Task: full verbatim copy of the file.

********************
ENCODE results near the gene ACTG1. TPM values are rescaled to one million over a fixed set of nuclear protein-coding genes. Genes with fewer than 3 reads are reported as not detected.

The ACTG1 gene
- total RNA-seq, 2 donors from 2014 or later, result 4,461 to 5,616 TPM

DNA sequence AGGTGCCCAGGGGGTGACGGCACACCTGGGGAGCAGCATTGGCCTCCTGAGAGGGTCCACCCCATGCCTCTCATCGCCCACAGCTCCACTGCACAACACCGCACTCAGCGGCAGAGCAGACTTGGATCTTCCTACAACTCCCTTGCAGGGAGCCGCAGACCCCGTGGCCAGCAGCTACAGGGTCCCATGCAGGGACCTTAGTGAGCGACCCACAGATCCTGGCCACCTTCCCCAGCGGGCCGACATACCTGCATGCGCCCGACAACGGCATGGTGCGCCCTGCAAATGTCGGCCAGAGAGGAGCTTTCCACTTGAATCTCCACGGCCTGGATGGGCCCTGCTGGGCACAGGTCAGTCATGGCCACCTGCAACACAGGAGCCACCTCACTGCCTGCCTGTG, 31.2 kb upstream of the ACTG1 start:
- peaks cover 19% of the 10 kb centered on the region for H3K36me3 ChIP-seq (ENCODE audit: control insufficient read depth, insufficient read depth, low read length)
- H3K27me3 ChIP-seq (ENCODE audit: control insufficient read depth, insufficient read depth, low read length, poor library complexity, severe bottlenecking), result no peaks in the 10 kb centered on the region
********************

ENCODE results near the gene ACTG1. TPM values are rescaled to one million over a fixed set of nuclear protein-coding genes. Genes with fewer than 3 reads are reported as not detected.

The ACTG1 gene
- total RNA-seq, 2 donors from 2014 or later, result 4,461 to 5,616 TPM

DNA sequence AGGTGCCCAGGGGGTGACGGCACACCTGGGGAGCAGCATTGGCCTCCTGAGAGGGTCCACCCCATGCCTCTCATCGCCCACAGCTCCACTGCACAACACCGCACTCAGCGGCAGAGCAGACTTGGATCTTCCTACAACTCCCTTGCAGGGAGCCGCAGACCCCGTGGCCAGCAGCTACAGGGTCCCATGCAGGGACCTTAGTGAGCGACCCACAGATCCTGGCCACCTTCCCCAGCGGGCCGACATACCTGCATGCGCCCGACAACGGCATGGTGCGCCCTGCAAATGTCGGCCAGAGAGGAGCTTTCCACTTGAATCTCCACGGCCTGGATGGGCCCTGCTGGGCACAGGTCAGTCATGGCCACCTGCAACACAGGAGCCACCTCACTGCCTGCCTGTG, 31.2 kb upstream of the ACTG1 start:
- peaks cover 19% of the 10 kb centered on the region for H3K36me3 ChIP-seq (ENCODE audit: control insufficient read depth, insufficient read depth, low read length)
- H3K27me3 ChIP-seq (ENCODE audit: control insufficient read depth, insufficient read depth, low read length, poor library complexity, severe bottlenecking), result no peaks in the 10 kb centered on the region